God Help Us
Three thousand miles on the road through the American Southwest and I’m still at a loss for how I would even begin to describe the effect it had on me. I feel dirty, in love and embarrassed all in one big nasty ball. I guess I’ll start by saying that I love our country. I have a very hard time believing that I could be as smart-assed, arrogant and opinionated as I am and still have the same feelings of belonging and relative success elsewhere. But there is one thing that I noticed more than anything else on this long, hot, frustrating and beautiful adventure; we are an unhealthy, lazy, willfully ignorant society. We’re in trouble. There’s no denying it.
From Spokane, through Idaho, Montana, Utah and into Vegas it all feels the same once you’re on the road. Big Rigs filled with livestock spray liquid shit through traffic every 50 miles. Big Gulps against massive meaty faces and hands fill the windows of passing cars. There’s trash. Everywhere. No matter where you go, there’s trash.
There are exceptions, though. Beautiful small towns with more train tracks than roads dot the mountains and seemingly uninhabited plains through the Southwest. Their populations are often made up of the few locals pouring drinks or slapping together burgers at the only diner slash bar in town. Any other souls you might see seem to be doing the same thing you are, drifting through. These are the special places. Where you get to see the real face of America. The locals are weary, but friendly. Dogs run free. The buildings are old, many of them boarded up. Kids on dirt bikes and quads, lips dripping with chew spit, laughing their asses off seem to materialize without warning before disappearing into the woods or into a hay field. These are the places that reminded me of home.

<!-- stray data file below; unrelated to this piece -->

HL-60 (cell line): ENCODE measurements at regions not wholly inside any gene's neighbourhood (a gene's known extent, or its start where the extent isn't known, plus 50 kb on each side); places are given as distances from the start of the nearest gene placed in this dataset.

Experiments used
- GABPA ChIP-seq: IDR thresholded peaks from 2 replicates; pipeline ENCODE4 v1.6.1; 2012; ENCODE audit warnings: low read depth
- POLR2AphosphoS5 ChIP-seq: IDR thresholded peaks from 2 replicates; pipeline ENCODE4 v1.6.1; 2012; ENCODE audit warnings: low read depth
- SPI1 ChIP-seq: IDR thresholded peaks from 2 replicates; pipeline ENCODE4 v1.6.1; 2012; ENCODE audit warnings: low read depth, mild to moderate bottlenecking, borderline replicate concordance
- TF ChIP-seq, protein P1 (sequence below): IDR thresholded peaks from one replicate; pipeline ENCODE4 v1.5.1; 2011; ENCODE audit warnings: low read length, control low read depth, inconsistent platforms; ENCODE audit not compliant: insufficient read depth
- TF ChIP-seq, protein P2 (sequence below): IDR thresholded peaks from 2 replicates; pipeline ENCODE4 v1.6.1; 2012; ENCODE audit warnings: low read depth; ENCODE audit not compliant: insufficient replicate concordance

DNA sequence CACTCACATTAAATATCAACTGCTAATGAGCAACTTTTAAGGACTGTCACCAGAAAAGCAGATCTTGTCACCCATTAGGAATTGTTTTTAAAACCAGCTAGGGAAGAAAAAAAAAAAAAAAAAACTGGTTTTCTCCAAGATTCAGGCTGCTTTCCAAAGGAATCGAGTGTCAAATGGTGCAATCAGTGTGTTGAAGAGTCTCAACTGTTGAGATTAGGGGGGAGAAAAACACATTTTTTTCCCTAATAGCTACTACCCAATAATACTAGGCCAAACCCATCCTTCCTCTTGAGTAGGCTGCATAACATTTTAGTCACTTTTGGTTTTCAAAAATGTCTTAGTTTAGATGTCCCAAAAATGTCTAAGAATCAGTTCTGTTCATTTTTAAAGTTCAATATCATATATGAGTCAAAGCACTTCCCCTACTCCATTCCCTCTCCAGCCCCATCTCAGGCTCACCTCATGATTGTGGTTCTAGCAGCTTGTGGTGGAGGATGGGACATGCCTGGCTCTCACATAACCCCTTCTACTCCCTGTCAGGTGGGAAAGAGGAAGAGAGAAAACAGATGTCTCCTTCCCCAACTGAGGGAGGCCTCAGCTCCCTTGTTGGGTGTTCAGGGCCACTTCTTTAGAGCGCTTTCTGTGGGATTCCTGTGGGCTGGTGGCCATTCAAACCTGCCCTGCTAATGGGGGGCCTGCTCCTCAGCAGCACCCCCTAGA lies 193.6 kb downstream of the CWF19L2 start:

And then there’s Utah. Oh, Utah. I’ve avoided you my entire life. And it’s safe to say that I will more than likely never be back. Sure, you’re beautiful. But oh no, never again. In two days I drove from your very top, to your very bottom. I even hung around for a little bit to take it all in once I got down south. Your National Parks, although attracting an impressive multi-national crowd, are maddening. Disney style tour buses shuttle the masses from one viewpoint to the next. Comforting those who fear the heat and that the act of movement might be too much for their soft, doughy bodies. I imagined the infirm or those that were unable to physically move themselves sitting in those seats. Enjoying the ride and feeling grateful to see such majesty they might not have experienced in any other way. I wanted to believe that. But what I saw instead were the loud and the lazy. Bean bags draped with massive matching tie dyed shirts. Huge asses consuming retired parachutes re-purposed as pants in a desperate attempt to keep up with the copious amounts of “beef” and Corn Syrup Slushy being thrown into the gaping maw perched on top of what used to be a neck. I noticed as I hiked further from the buses and the crowds that the voices around me were changing. They were quieter. And few of them were speaking English. I noticed something else as well, the bodies were smaller, leaner, and moving at a much quicker pace. Scrambling over rocks and through switchbacks with relative ease. The contrast was disappointing and inspiring. I’m glad I saw you, Utah. I really am. The impression you made on me will be a lasting one. And I want to thank you for confronting me and reminding me that it’s okay if I never come back. We can be just fine without each other.
I don’t have much to say about Vegas other than I’ve been there many times before and I always leave sad and a little confused. I did overhear this, though, and I guess it pretty much sums it up for me. “Las Vegas is for the delusional and those that want to die. And if they don’t want to die, they’re there to screw over those that do.” But oddly, if you’ve never been, I really think you should go. Get good and shit-faced. Throw a bunch of money into the toilet. Eat deep-fried Twinkies and Oreos until you throw up. Then go to a buffet and do it again. Go to a titty bar and make eye contact with every vacuous pair of eyes you can while getting dry humped by UNLV’s latest success story. Steal a Rascal and crash it into an unsuspecting crowd. That’s how you do Vegas.
There was a lot more on this summer’s desert tour but nothing really compared to the stretch between Northern Idaho and Las Vegas. The whiteness was blinding. The LDS was frightening. The National Parks were ridiculous. But looking back on it I have to say that I’m still proud to call America my home. Its beauty from one coast to the other is both breathtaking and brutal, sometimes all at once. Our people are stubborn and often asshole-y but sprinkled here and there I get a feeling of true belonging. But I don’t think I’ll be going back to Utah.